Jack Wade, a claims adjuster for California Fire and Life Mutual Insurance Company, is one of the best arson investigators around. He's a man who knows fire, who can read the traces it leaves behind like a roadmap. When he's called in to examine an unusual claim, the tracks of the fire tell him that something's wrong. So wrong that he violates his own cardinal rule - "You don't get personal, you don't get emotional. Whatever you do, you don't get involved" - and plunges into the case.
Real estate mogul Nicky Vale's house is one of the most valuable properties on this stretch of the Southern California gold coast - large, luxurious, crammed with antiques, set on a nice piece of land with a perfect ocean view. After a disastrous blaze tears through a wing of the house, it's only normal that Vale would file an insurance claim. But a $3 million claim is rarely normal, especially not when it's filed within hours of the horrific death of the owner's young and beautiful wife. The County Sheriff's Department investigator, Brian "Accidentally" Bentley, has declared the fire, well, accidental - caused by Mrs. Vale's passing out in bed with a bottle of vodka and a lit cigarette - although a careful look at the evidence points to something more sinister.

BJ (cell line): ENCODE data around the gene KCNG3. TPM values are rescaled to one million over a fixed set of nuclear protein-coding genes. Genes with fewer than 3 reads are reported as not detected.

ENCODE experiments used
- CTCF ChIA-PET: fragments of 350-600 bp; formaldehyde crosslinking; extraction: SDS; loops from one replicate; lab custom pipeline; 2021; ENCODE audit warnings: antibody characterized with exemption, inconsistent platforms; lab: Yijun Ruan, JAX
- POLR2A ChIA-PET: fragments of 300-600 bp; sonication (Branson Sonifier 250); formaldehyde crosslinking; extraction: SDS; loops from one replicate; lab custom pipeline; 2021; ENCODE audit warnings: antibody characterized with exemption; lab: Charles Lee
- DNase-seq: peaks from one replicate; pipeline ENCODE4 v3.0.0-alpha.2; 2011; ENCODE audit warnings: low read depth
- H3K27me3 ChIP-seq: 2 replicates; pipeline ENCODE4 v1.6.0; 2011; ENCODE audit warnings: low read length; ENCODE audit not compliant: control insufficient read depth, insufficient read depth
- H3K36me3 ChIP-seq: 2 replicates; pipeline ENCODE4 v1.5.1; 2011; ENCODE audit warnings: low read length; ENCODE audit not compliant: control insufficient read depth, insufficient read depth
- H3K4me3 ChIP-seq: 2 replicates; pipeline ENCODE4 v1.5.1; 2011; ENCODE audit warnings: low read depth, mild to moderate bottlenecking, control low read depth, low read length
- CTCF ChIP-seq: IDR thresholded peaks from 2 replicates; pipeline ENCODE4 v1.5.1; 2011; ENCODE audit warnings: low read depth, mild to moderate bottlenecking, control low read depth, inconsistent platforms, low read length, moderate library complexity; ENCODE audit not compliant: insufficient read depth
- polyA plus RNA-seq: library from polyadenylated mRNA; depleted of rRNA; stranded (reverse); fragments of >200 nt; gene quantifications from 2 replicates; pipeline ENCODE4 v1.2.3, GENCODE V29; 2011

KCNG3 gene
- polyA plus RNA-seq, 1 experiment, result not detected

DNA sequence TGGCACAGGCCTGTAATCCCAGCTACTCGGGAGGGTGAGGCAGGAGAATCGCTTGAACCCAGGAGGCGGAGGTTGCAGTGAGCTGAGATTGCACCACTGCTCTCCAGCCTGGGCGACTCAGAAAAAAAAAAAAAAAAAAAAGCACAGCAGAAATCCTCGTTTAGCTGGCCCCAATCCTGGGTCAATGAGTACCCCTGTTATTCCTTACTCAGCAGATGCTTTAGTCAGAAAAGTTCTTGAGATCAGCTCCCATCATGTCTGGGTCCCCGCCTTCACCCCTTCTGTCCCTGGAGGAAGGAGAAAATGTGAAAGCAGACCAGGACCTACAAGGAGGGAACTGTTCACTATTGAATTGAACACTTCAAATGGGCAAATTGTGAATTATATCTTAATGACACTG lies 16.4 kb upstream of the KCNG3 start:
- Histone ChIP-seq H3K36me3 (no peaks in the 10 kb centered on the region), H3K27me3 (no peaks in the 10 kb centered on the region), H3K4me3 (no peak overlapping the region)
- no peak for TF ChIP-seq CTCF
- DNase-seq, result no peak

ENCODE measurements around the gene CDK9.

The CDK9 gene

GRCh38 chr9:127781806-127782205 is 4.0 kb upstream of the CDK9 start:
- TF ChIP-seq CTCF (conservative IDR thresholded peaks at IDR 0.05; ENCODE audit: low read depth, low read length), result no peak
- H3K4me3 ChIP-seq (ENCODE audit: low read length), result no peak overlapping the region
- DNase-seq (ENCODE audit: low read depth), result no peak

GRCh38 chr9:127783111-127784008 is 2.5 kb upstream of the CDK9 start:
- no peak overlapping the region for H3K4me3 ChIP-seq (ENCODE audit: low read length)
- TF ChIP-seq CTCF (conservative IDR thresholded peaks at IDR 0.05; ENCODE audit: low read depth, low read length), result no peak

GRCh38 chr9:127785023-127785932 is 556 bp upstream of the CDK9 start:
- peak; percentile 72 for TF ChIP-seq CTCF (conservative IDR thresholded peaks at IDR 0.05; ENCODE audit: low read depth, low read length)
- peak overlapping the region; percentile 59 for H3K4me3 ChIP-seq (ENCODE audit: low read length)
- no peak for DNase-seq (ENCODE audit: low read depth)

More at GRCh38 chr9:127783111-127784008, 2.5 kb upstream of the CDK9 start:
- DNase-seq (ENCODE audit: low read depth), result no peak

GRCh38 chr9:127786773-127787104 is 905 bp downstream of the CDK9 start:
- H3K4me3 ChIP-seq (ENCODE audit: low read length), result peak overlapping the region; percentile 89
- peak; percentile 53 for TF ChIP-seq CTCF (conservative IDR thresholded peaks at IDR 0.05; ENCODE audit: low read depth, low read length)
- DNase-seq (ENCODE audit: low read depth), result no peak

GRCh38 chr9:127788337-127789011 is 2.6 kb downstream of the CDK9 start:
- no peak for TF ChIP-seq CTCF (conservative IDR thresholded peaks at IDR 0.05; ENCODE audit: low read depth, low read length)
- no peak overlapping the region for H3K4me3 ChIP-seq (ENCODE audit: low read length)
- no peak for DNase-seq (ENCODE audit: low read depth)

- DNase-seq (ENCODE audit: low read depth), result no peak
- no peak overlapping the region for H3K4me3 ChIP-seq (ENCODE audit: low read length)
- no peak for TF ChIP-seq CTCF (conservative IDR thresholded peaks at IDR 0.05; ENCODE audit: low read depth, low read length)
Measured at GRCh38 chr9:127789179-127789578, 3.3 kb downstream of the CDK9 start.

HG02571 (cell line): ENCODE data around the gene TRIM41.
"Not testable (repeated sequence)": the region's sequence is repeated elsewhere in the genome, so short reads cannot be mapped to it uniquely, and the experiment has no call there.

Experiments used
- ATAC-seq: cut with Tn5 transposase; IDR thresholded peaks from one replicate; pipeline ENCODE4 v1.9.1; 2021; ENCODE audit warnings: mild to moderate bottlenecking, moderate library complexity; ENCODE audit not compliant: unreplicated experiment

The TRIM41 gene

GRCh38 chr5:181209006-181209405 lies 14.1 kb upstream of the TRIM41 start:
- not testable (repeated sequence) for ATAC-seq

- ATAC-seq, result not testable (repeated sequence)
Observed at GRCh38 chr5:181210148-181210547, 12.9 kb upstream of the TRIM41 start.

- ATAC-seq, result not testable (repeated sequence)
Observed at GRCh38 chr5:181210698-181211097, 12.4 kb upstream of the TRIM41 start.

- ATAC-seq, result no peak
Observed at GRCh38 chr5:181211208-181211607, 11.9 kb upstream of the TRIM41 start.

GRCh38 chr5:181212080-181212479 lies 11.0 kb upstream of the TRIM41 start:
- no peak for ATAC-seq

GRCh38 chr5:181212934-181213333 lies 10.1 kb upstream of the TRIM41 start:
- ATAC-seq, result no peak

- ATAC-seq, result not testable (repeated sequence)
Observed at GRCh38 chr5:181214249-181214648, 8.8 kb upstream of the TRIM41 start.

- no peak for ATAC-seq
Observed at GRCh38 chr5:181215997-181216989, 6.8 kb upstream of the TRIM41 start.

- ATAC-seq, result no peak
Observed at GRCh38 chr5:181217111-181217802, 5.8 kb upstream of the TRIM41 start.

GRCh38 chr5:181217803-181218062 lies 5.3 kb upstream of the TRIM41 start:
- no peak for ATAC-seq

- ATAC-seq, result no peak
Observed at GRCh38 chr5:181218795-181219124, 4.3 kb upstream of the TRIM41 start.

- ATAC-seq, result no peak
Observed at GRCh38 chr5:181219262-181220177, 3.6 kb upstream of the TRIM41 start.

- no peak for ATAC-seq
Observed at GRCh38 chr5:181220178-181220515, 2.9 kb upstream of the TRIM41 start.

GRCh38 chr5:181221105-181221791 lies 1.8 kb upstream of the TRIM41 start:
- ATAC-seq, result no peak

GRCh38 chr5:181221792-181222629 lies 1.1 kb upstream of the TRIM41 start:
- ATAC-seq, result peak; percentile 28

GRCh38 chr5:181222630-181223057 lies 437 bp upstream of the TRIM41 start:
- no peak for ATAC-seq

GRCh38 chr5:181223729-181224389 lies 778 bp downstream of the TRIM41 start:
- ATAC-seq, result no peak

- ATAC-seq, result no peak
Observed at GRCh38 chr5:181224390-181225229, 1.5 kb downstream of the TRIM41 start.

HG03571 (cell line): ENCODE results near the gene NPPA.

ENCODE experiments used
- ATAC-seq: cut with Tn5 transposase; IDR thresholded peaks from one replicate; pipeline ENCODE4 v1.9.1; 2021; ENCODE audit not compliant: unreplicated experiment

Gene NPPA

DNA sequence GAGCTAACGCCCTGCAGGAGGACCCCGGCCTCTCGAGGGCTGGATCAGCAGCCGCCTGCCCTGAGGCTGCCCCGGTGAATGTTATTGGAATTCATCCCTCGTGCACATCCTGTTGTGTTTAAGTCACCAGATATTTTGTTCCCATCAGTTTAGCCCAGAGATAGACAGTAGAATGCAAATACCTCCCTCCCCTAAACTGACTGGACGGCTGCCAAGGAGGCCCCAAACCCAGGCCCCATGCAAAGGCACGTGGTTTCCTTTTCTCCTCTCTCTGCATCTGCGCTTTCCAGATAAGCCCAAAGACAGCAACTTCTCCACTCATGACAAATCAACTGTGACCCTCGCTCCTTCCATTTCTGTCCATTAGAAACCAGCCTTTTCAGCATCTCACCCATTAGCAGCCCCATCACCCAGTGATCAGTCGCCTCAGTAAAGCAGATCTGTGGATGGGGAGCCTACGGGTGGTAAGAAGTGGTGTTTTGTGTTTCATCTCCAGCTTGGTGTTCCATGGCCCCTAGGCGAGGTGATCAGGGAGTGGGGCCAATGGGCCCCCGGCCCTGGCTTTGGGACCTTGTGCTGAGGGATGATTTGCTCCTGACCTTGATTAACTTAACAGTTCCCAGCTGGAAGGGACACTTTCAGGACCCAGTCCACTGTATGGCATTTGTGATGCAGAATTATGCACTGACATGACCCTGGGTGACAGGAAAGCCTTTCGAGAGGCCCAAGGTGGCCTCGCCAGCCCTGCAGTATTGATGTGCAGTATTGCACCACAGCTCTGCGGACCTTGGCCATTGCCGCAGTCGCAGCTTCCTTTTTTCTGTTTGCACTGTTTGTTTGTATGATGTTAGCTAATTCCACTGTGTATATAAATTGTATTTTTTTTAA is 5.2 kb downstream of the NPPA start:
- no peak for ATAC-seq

When Jack begins his investigation, he draws on his skill, experience and sheer stubbornness to uncover the truth of what's going on, but each step leads him further into a situation that's becoming increasingly dangerous. Soon arson is the least of Jack's worries, as the case grows to involve the Russian mob, Vietnamese gangs, real estate scams, counterfeiting and corporate corruption. In addition, Jack's forced to confront his own ghosts, including a fatal professional error, and to cope with the sudden reentry into his life of the best thing that ever happened to him: Letitia del Rio, a Sheriff's deputy whose bombshell looks are exceeded only by her smarts and guts.